This week’s Crockcast on Thrills starts a little differently because Michael tries something new, stabby, icy, and allegedly beautifying. It’s a peel-off face mask. So, the duo put it on at the very beginning and peel it off at the end. Talk about thrilling! Am-I-right?
Michael and Katherine share memories about specific thrills from their past including a terrifying roller coaster at the magnificent Cedar Point – Our Roller Coaster World Capital.
That’s because sometimes thrill-seeking gets so intense you want to throw yourself off a platform where you’ve been waiting in line to ride-the-ride. Other times it leads to waking up beside a bedtime buddy who likes to light up a cig first thing in the morning. Either way, it’s a CROCK!
Cheap Thrills – Bring the Sexy Back
The Crockcast truly kicks off when Michael lists some alleged Cheap Thrills from an article he found on the Redbook Magazine website. But it’s not as sexy as you might like because he “curated” all the hot parts out. This forces Katherine to pull out the NC-17 guns and bring the sexy back to this lame list. Otherwise it just may have been a major yawn – listen and decide for yourself.
Fetishes & Mice in Mazes
Katherine takes the Crockcast in a different direction next with an exploration into what’s known as the Arousal Theory of Motivation. She grew interested in this when forced to dump an ex (ages ago) because of his odd baby fetish …with help from a psychiatrist friend.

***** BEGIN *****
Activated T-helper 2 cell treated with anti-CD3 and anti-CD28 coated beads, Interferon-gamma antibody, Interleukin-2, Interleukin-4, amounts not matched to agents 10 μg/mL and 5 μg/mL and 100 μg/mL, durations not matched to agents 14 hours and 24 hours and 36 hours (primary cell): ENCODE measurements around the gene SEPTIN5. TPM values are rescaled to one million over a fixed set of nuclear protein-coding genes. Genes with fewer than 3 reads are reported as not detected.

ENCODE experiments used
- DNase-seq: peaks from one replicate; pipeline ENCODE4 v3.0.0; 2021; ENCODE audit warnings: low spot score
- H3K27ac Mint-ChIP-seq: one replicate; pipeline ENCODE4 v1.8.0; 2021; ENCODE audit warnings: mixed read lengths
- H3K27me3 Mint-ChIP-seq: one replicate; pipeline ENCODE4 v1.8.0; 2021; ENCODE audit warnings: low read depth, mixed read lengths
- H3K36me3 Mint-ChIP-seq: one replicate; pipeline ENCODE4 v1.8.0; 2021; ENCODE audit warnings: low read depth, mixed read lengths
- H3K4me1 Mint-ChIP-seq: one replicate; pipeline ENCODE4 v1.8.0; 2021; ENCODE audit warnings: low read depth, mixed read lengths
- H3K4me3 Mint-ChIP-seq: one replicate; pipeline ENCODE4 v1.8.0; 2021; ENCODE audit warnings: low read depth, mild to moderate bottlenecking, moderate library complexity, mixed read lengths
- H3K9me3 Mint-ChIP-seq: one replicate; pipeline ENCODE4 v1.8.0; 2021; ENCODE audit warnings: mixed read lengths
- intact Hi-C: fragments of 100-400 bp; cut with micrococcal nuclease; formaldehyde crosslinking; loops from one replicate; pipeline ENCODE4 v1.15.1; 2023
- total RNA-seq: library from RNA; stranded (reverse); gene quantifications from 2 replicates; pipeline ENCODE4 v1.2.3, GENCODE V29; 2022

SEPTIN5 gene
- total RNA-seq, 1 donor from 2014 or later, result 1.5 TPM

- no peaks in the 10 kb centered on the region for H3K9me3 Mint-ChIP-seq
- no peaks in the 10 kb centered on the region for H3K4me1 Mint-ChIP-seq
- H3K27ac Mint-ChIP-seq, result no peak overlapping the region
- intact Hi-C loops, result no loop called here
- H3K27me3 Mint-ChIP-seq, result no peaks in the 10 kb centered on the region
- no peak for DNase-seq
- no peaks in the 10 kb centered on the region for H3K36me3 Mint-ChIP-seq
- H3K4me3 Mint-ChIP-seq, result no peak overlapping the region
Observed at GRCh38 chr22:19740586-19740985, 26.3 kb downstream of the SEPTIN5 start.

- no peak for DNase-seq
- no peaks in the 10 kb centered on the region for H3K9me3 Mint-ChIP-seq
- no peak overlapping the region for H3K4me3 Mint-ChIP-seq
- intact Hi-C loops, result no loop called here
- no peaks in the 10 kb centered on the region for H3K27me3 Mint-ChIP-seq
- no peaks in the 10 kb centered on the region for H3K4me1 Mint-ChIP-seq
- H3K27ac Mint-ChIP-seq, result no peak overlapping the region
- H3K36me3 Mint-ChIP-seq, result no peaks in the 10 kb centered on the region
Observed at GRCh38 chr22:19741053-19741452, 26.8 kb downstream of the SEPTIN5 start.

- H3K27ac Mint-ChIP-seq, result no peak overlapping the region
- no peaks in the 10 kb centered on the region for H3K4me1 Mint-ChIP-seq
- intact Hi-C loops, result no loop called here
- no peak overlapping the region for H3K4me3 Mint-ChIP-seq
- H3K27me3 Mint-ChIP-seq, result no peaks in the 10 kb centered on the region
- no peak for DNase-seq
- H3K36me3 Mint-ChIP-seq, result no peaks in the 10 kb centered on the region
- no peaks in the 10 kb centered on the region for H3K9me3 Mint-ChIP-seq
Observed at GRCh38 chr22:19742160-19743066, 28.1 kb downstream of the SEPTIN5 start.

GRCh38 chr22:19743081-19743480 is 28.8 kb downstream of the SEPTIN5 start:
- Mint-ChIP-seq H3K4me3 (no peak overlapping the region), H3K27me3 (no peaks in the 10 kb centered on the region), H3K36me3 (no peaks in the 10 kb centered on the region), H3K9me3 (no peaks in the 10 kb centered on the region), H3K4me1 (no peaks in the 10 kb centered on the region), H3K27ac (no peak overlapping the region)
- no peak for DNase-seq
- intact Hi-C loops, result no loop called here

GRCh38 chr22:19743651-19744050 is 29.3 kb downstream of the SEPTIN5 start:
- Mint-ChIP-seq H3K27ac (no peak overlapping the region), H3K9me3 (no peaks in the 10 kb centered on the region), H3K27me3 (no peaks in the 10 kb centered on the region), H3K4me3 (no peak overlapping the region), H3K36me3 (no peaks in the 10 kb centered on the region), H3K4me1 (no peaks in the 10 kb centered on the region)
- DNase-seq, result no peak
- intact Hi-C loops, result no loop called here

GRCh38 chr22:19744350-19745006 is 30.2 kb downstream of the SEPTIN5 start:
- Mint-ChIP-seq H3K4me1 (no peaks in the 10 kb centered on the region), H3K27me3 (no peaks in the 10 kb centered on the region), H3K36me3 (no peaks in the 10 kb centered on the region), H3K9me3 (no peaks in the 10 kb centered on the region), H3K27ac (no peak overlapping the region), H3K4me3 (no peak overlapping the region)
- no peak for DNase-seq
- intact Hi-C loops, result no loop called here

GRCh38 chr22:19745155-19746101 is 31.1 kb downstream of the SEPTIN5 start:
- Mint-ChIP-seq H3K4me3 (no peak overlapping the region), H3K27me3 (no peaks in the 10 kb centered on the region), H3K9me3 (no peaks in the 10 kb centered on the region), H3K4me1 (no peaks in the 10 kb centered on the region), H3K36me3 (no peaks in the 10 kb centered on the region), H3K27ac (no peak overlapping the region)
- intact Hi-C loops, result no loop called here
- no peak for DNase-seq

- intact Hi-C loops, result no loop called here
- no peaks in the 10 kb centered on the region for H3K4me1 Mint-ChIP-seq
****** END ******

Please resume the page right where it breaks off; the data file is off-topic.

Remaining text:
This theory evolved out of the psychological work of Robert Yerkes and John Dillingham Dodson. They studied mice in mazes to explore stress and arousal levels impact on performance. What they found can help us understand the impact of thrills on behavior and performance in particular. These days the theory continues to intrigue Katherine because of its applications to understanding (seemingly) bizarre human behavior.
Chasing the High, ie. Dopamine
Michael brings the Crockcast back down to earth a bit with a discussion of risk-taking and dopamine-seeking. According to neurological research, those who take more risks get a dopamine hit when they go for thrills and it can lead to even more risk-taking behavior. Some experts thus believe addictive behavior is related to either fewer dopamine receptors in the subject’s brain or maybe a lack of ability to process the dopamine properly. So, if you’re into thrill-seeking behavior it may just be your brain’s fault, bro.
Find Thrills in the Everyday
Katherine polishes off the thrills with a story about tiny everyday excitements that melt your icy spots inside. The Goods Mart was created by Rachel Krupa, who saw social opportunity in mundane shopping. “More than anything else right now, we want to know who our neighbors are, we want to talk to people, we want to have this connection,” Ms. Krupa says.
Rachel does this when she brings a feeling of small community to LA and NYC with crunchy granola versions of 7-Eleven. That way big city kombucha-seekers can drop into her neighborhood deli-type establishments and pick up the goods along with a hearty hello and some everyday thrills. Checkout the podcast to hear more about it.
Thrill US – Give Back to the Crock
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